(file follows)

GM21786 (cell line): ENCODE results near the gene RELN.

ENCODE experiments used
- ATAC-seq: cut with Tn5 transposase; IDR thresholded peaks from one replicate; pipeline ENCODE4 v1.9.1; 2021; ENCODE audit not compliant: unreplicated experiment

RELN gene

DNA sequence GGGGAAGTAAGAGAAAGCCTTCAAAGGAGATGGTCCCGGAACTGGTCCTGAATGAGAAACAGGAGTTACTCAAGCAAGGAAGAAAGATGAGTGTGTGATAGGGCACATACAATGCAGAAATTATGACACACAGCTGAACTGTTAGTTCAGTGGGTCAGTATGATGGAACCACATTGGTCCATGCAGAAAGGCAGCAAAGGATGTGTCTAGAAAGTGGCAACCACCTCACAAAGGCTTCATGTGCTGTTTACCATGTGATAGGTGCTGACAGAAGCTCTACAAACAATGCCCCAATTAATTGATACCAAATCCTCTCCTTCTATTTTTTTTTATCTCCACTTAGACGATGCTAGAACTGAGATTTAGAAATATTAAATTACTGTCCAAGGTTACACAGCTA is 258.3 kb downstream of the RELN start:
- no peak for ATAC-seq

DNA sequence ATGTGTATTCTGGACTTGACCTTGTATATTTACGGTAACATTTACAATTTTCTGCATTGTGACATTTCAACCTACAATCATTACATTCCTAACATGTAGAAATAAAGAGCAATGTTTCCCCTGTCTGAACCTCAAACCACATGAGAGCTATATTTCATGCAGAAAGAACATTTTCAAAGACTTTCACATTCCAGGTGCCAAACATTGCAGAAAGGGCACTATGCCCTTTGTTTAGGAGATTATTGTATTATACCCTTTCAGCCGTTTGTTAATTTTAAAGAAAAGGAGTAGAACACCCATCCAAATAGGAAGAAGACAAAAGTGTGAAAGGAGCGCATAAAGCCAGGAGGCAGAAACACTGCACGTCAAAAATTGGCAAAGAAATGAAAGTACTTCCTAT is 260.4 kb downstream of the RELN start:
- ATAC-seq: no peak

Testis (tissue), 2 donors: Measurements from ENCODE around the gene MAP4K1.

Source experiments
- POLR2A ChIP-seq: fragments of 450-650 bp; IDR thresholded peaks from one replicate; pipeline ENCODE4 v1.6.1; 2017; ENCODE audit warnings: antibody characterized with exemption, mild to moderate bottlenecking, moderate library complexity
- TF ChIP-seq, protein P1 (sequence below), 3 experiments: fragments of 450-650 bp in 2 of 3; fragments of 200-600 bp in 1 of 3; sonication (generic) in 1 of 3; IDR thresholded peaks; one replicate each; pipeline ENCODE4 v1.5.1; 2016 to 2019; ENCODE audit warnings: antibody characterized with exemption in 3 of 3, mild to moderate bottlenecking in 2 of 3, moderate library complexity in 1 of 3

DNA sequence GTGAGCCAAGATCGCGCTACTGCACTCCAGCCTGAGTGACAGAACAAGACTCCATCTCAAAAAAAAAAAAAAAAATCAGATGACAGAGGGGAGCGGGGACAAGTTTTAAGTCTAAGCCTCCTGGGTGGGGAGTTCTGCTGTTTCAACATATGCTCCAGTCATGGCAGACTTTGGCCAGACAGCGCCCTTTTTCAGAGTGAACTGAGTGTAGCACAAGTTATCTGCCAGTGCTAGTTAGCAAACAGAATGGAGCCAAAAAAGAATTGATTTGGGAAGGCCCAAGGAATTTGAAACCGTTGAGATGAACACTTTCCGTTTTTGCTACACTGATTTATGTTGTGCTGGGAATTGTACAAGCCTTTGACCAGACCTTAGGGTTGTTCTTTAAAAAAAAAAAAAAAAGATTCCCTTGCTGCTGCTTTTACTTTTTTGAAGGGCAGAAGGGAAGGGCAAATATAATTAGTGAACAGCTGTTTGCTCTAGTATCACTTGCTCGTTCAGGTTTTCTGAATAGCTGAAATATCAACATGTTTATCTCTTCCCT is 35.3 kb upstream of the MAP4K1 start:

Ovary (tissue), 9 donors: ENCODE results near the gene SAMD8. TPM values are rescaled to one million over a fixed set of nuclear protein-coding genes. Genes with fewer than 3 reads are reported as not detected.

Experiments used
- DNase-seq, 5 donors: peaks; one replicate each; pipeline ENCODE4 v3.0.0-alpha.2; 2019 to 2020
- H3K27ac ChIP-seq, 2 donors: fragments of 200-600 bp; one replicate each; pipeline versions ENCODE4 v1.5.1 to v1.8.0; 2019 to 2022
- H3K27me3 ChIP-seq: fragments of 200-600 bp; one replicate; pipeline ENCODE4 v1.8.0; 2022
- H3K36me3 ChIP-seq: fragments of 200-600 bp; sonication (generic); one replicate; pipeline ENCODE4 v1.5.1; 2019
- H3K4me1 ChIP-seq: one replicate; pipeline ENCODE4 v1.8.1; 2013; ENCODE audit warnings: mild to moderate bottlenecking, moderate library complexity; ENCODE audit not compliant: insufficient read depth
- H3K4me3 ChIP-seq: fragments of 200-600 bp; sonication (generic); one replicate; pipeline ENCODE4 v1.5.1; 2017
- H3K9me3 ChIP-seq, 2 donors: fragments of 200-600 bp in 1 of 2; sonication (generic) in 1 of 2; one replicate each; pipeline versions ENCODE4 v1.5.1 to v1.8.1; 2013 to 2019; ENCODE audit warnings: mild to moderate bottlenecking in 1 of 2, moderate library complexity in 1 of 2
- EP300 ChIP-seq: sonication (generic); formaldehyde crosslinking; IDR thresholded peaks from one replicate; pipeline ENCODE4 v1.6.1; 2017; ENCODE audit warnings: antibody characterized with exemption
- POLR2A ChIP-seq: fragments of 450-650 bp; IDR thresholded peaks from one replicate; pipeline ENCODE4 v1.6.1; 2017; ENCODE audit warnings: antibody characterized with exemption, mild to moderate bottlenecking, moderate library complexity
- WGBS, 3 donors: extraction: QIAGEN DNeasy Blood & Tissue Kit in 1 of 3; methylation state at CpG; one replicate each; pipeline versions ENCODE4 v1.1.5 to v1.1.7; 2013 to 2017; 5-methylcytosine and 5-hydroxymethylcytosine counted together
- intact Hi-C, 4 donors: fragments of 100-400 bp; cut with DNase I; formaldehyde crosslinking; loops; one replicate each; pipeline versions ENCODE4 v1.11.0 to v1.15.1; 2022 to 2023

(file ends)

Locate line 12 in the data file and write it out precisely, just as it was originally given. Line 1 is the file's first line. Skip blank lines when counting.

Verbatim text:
- TF ChIP-seq, protein P1 (sequence below), 3 experiments: fragments of 450-650 bp in 2 of 3; fragments of 200-600 bp in 1 of 3; sonication (generic) in 1 of 3; IDR thresholded peaks; one replicate each; pipeline ENCODE4 v1.5.1; 2016 to 2019; ENCODE audit warnings: antibody characterized with exemption in 3 of 3, mild to moderate bottlenecking in 2 of 3, moderate library complexity in 1 of 3